The stubborn defense of mediocrity: two examples from math and science education in Florida high schools

Human beings seem to have an enormous capacity for stubbornly defending comfortable mediocrity.   I’ve seen two examples of that this week in the context of high school math and science education in Florida.

The first was the announcement from Step Up For Students yesterday that Florida was once again highly ranked in the percentage of students who graduate from high school having passed at least one Advanced Placement exam.  Step Up’s Ron Matus and I executed our annual brief twitter dance on the subject.  Ron tweeted, “Florida ranks No. 4 (again) in % of high school grads passing AP exams, acc. to new @CollegeBoard report. High ranking means it prolly won’t get much attention (again).”  I responded with “It’s important to note that while Florida is a national leader in AP exams in the social sciences, the state is only average in AP math and science.”  And I included the plot shown below to illustrate the point.


Ron responded as he always does, “Only average is still better than many people’s perceptions of FL schools & not bad considering far-above-average challenges with FL demographics. But it’s clearly not good enough. Would be nice if this got more attention – and coverage.”  [Editor’s note:  It got coverage in the Orlando Sentinel ]

In past years when Ron and I have had exactly the same exchange, I let it go and moved on.  Ron was doing his job, and I had said what I had to say.

But this time, I can’t seem to let it go.  Ron was arguing that it’s important to celebrate high achievement in non-STEM subjects, but that we should be willing to accept average performance in STEM subjects because of Florida’s demographic challenges.  Ron is applying a double standard to student learning – it’s OK to be mediocre in the math and science subjects that provide a foundation for the 21st century’s most financially secure careers as long as students show that they can remember a lot of stuff they read in a social studies textbook.

Ron is not alone in this.  Jeb Bush proclaimed Florida to be the “Just Read!” state, and the state has taken that to heart for nearly two decades by deemphasizing math and science.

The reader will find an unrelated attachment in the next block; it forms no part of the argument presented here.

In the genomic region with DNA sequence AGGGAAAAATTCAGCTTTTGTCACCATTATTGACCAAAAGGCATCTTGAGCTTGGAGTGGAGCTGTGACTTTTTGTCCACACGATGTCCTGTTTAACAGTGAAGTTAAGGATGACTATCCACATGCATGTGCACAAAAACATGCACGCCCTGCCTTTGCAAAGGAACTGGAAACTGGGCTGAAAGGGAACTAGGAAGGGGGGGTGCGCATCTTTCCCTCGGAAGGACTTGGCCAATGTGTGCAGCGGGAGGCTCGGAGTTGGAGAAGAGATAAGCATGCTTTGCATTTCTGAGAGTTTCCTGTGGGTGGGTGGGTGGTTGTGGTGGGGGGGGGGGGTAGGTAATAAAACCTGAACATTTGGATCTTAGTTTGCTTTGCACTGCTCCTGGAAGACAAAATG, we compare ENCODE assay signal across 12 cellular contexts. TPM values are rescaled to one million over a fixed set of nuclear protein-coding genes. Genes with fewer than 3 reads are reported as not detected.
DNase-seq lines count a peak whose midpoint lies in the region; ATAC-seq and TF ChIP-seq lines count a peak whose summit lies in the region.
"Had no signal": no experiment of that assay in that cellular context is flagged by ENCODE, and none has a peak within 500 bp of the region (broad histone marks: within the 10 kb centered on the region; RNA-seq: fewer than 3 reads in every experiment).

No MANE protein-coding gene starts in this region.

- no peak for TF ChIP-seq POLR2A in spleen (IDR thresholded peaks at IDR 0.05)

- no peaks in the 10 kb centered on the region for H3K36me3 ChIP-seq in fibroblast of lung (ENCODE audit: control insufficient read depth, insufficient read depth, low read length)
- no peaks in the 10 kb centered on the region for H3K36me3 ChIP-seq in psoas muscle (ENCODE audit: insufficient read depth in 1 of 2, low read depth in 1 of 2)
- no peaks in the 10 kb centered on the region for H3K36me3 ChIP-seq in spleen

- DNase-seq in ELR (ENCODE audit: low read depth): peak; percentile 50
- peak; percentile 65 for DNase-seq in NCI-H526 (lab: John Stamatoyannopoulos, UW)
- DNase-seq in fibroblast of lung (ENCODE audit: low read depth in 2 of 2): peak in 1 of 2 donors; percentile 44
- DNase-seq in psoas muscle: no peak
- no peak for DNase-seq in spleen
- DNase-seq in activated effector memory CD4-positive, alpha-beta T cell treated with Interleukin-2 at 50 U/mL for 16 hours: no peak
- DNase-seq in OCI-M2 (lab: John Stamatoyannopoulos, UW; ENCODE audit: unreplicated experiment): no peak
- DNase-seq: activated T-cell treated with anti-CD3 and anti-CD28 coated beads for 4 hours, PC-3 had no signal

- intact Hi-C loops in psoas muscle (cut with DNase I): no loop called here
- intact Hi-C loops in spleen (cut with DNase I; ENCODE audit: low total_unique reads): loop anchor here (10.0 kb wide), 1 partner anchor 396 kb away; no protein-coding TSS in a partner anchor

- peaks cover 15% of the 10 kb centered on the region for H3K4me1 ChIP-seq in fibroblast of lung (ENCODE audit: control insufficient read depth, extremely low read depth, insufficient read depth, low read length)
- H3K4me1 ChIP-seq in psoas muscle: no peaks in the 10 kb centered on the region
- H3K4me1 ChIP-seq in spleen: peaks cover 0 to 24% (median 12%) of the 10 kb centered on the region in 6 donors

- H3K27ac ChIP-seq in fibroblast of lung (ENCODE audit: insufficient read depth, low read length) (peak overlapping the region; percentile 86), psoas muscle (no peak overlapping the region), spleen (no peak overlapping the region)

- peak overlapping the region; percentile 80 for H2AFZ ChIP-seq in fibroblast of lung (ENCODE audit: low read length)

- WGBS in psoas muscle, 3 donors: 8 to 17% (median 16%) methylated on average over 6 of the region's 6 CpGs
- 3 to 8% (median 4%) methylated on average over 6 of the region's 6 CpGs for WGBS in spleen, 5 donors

Now a personal note (as if this hasn’t been too personal already):  There is not a mediocre cell in Ron’s body.  You may love him, and you may hate him (and apparently some do).  But I know Ron well enough to know that he is focused on doing whatever he’s doing as well as it can be done and that he cares deeply about Florida’s students.  Given all that, his public defense of mediocrity in math and science is ironic.

My second example of the defense of mediocrity comes from Panama City’s Bay High School, which is unhappy with my blog post ranking Northwest Florida’s 35 largest high schools in chemistry, physics and calculus and made its displeasure known with a video they posted on their Facebook page.  Their focus was a defense of their chemistry enrollment rate, which at 37 enrollments per 100 12th graders is far behind the average for the region and the state (as shown in the graph below).  According to the guidance counselor who narrated the video, the students who are not in the school’s AICE program ordinarily take a physical science course, the state’s required Biology 1 course, and a course in anatomy and physiology – and not a chemistry class at all.  That would certainly account for the school’s low chemistry enrollment rate.  It’s also worth noting that the narrator admitted that a substantial number of students in the AICE program – about one-fifth – graduate without chemistry, either.  But instead of apologizing, the narrator sold this as a feature of Bay High School’s program and not a bug.

Is it OK for most of the school’s students not to take chemistry?  This is unusual, even for a Florida high school.  And it’s not even typical of Bay County.  Three of the district’s high schools – Bozeman, Mosley and Rutherford – are among the region’s leaders in chemistry enrollment rate.

What makes Bay High School’s defense of its chemistry situation even more odd is the success it has had in enrolling 9th graders in physics classes – primarily the Pre-AICE physics class.  Bay’s physics enrollment rate of 32 enrollments per 100 12th graders is among the region’s top ten.

The context for the Bay High School video is important.  Bay County’s high schools compete to enroll college-bound 8th graders in their “advanced” programs.  Bay’s AICE program competes with Rutherford’s IB program, the Mosley Advanced Placement Program for Success (MAPPS), and Arnold High School’s Collegiate Studies program.  The video defending the chemistry enrollment rate was a recruiting video intended as a response to the success that Mosley had last year by emphasizing math and science rigor in its recruiting message.  Math and science have become the battleground on which Bay County’s high schools are competing for college-bound 8th graders, and that is a good thing.

Parents are the ultimate deciders, and the parents of Bay County’s college-bound 8th graders will decide whether they want their children in a school where STEM rigor is expected such as Bozeman, Mosley and Rutherford or whether they prefer more STEM flexibility, as at Bay.





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